His sentiments were echoed by many other members of an unusual coalition of liberal, conservative and religious groups that had pressed for the new law. The coalition included the National Association of Evangelicals, the Southern Baptist Convention, the National Council of Churches, the American Jewish Congress, the National Conference of Catholic Bishops, the Mormon Church, the Traditional Values Coalition and the American Civil Liberties Union.

This brings us to the recent 8-1 U.S. Supreme Court decision involving a 17-year-old Muslim in Tulsa, Okla., who was rejected for a job at Abercrombie & Fitch because of her head scarf. Read this piece of The Los Angeles Times coverage carefully:

The court’s liberal justices have long championed religious minorities in discrimination cases. But as Christian conservatives have more frequently found themselves on the defensive over issues such as abortion and gay rights, the court’s conservatives have also embraced claims of religious liberty.
Last year, a conservative majority ruled that the religious owners of the Hobby Lobby chain of craft stores did not have to comply with a government mandate to offer certain birth control methods as part of the company’s health plan.

What in the heckfire is that all about?

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A New Hampshire woman's passion for helping Syrians: Can you spot the religion ghosts?

A New Hampshire woman's passion for helping Syrians: Can you spot the religion ghosts?

Way up top, a fascinating, in-depth profile in the Boston Globe hints at a strong religion angle:

NASHUA — In a warehouse on a cold spring night, volunteers heaved boxes from a truck parked in one cargo bay to a 40-foot shipping container in the next.
A woman in a sea-green hijab helped lug the last of the boxes out and swept the truck floor clean. Another truck, packed to the ceiling with boxes, was waiting to pull in.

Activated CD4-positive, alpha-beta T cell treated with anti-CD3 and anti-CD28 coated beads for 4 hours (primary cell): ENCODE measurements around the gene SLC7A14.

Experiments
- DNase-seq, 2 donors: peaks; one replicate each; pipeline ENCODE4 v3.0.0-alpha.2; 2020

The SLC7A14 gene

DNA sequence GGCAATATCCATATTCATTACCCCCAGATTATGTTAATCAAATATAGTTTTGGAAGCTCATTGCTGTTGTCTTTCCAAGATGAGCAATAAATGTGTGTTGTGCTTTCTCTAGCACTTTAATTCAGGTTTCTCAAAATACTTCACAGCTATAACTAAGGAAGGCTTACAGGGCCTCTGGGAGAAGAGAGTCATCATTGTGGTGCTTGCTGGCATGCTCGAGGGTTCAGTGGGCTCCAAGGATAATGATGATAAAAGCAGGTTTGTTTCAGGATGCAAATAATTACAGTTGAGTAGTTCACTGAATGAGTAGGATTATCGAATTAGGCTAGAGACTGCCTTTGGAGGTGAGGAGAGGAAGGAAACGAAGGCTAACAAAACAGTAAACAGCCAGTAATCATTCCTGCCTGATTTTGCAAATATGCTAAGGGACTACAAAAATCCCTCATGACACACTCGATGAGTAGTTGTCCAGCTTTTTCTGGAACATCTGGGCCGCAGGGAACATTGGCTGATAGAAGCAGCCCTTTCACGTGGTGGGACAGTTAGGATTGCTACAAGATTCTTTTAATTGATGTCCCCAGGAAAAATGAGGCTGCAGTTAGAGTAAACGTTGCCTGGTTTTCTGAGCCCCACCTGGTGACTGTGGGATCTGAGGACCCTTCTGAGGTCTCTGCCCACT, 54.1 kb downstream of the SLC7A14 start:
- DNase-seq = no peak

She hopped onto the platform, long skirt brushing the tops of her black Pumas, and called out to the crew to unload the next truck even faster.
“They need to leave in five minutes,” she said. “My God, this is a crazy house!”
Not long ago, Nadia Alawa spent her time home-schooling her eight children in East Hampstead, N.H., ferrying them to soccer practice and robotics competitions and volunteering commitments. But as revolution exploded into civil war in Syria — the native country of her husband and her father — the crisis reordered her life.
“This was my cause,” the 44-year-old Alawa said. “I couldn’t stop.”
With little more than a computer, a cellphone, and a knack for getting people to help, she created an international relief agency out of her house. In the last two years, NuDay Syria has sent 53 shipping containers packed with medical supplies, clothing, food, and toys to conflict zones in northern Syria.

"This was my cause." 

Is there a possibility that cause has a religious motivation? That was my question as I kept reading the Globe's riveting account of the circumstances in Syria and Alawa's passion to make a positive difference.

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That story on a Southern Baptist church's sunset? Yes, it's 'really sweet,' but it falls short journalism-wise

That story on a Southern Baptist church's sunset? Yes, it's 'really sweet,' but it falls short journalism-wise

On one level, there's much to like about a recent Washington Post takeout on a white Southern Baptist church that gave way to an Arabic congregation.

To its credit, the 3,000-plus-word piece out of Murfreesboro, Tenn., south of Nashville, is filled with nice color and detail: